What kind of words are you sharing? I really was challenged that day to think about the uplifting comments that I make – are they intentional and regular to the people I love and even those I feel less close to? Am I choosing to encourage instead of mock or tear down? Of those seven students at the table that afternoon, five of them have older siblings I’ve taught. Two of those alumni in particular keep up with me, and I’ve been privileged to be a kind of bridge as they check in with me occasionally while finding their feet in America. One of them has been at the same university since graduation and had a surface typical experience though I’ve texted her about some of the under the surface questions she’s processing as she makes her faith her own. The other has lived in four states in the past three years, and her life has highs and lows that she updates me on in calls every few months.

Those are just two of the precious kids that I get to keep up with. This morning I woke up to messages from three different alumni. Last weekend I got to skype with my bonus sister who is a student I taught in my very first class at BFA. She’s just started a new job after graduating college, and I’m so proud of her. I’m skyping another girl tonight who was in the same class at BFA – and who designed my latest tattoo.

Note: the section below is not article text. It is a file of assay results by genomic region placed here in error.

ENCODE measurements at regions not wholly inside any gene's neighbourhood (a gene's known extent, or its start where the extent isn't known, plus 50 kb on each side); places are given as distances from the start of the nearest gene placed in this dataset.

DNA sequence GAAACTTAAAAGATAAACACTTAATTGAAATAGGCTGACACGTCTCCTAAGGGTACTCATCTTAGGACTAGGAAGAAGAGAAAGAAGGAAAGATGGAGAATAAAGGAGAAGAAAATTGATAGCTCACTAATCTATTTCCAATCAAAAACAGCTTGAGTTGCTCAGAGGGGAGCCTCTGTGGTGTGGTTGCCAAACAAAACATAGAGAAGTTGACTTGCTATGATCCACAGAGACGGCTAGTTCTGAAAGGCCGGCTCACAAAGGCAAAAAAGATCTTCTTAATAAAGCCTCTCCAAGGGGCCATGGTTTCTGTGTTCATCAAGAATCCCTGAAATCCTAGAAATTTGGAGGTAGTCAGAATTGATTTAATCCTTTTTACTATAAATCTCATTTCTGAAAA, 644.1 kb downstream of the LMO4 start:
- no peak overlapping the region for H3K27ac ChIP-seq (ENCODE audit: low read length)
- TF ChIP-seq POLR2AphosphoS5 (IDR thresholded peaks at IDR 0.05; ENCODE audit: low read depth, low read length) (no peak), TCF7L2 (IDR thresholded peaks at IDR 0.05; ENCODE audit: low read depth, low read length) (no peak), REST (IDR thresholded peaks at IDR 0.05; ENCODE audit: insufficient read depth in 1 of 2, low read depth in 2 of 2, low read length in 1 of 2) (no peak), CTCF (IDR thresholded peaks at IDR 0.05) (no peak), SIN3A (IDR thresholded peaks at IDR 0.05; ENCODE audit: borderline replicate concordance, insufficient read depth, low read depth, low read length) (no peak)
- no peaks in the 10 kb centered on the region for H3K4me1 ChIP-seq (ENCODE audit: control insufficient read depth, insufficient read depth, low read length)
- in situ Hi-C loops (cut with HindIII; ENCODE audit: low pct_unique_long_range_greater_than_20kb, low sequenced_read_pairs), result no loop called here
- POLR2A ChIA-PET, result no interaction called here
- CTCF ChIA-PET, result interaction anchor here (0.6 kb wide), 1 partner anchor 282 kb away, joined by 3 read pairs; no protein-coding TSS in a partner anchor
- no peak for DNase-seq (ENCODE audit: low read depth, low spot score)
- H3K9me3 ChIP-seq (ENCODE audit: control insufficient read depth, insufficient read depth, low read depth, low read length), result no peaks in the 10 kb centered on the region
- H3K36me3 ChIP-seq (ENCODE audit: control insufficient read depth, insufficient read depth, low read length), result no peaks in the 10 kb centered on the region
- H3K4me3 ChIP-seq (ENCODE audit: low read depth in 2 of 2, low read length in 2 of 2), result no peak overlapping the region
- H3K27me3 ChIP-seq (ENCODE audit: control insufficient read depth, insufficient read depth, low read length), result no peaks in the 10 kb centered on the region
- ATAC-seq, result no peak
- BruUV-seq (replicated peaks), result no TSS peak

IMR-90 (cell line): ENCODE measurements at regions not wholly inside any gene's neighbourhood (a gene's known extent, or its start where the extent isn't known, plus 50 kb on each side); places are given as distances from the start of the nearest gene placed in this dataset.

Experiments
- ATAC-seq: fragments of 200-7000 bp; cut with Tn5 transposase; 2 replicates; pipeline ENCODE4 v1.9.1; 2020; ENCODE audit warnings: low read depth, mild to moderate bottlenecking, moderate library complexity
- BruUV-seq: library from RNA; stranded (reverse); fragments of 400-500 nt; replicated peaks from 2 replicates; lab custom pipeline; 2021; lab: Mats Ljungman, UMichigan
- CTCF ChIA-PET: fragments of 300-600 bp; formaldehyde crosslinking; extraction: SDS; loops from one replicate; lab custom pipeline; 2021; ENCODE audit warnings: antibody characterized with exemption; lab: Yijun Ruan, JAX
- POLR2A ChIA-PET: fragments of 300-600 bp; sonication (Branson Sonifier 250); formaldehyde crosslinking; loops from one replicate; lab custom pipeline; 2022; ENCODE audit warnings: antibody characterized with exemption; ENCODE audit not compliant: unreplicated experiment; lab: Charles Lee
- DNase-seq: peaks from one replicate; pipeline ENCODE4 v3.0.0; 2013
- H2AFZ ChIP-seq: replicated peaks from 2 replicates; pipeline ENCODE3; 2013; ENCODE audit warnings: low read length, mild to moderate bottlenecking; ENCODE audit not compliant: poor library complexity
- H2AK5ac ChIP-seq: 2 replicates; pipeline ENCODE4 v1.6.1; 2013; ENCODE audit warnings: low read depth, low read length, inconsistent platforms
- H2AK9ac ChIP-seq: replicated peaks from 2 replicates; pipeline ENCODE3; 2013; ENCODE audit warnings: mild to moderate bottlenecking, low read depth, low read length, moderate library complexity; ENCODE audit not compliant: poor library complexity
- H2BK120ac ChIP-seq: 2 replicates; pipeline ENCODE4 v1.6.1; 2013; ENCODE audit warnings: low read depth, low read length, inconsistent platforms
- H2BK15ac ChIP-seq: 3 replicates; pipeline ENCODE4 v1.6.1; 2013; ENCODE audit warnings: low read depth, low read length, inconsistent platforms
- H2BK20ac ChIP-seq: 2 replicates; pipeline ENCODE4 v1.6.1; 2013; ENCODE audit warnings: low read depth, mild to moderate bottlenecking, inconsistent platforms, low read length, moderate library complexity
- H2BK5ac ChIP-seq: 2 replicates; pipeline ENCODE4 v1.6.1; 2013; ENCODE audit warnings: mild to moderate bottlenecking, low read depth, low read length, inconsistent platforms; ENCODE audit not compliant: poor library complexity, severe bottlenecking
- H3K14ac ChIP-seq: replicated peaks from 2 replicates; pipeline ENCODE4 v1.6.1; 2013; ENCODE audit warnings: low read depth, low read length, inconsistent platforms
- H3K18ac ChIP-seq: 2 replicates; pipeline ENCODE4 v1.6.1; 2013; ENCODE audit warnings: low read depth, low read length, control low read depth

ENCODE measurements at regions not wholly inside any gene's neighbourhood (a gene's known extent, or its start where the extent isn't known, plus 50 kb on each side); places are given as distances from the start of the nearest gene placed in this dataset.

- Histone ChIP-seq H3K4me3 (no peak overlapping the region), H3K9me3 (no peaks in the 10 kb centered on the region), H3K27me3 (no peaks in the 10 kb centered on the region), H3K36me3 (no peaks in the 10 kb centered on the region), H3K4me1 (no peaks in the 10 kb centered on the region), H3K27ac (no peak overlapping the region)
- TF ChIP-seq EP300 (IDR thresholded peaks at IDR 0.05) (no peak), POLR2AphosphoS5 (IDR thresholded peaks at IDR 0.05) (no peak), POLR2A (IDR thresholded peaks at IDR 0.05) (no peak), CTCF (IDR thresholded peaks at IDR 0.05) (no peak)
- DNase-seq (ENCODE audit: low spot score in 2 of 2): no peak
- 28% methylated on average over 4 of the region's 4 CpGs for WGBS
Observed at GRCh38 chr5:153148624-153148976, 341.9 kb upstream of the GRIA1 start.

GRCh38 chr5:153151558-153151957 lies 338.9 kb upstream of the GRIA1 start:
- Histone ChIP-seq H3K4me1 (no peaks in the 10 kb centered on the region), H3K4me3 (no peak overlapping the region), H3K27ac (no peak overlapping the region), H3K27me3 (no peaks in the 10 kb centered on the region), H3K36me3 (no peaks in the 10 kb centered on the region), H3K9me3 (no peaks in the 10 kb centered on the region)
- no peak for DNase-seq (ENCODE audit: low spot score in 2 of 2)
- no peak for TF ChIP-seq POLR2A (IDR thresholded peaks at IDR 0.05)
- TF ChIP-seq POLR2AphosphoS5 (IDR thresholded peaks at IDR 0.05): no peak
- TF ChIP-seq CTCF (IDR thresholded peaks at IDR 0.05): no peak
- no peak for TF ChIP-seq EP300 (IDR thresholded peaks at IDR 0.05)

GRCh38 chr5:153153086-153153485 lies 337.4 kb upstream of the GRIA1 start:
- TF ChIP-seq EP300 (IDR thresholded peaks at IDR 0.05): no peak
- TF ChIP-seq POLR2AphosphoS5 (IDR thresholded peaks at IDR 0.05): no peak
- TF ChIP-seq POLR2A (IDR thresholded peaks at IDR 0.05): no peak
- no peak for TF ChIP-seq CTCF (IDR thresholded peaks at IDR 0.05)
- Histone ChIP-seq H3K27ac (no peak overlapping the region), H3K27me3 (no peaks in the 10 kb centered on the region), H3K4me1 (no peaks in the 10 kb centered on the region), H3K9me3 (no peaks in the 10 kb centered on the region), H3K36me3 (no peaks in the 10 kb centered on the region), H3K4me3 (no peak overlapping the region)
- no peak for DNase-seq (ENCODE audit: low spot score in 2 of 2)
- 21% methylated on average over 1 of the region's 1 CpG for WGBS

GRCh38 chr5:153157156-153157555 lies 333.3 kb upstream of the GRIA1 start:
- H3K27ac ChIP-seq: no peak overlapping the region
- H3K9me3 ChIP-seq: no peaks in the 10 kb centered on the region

Caylie asked me to mentor her at the start of her sophomore year, and we had tea at my house weekly for three years. When she graduated, we called once a week while she got used to life in Texas after spending the majority of her life in Germany. She also told me how much she hated the “RAFT” metaphor for transition – and how much she hated the word transition. It’s a reality in the lives of TCKs, and leaving well is as important as entering a new place well. One of the things that our conversations over the years solidified for me was the unique role and calling God has given me to bridge kids from one place to the next. When my students leave, I want them to know they are sent with joy to the next place, but they are not cut off from the relationships and love that they had in this place.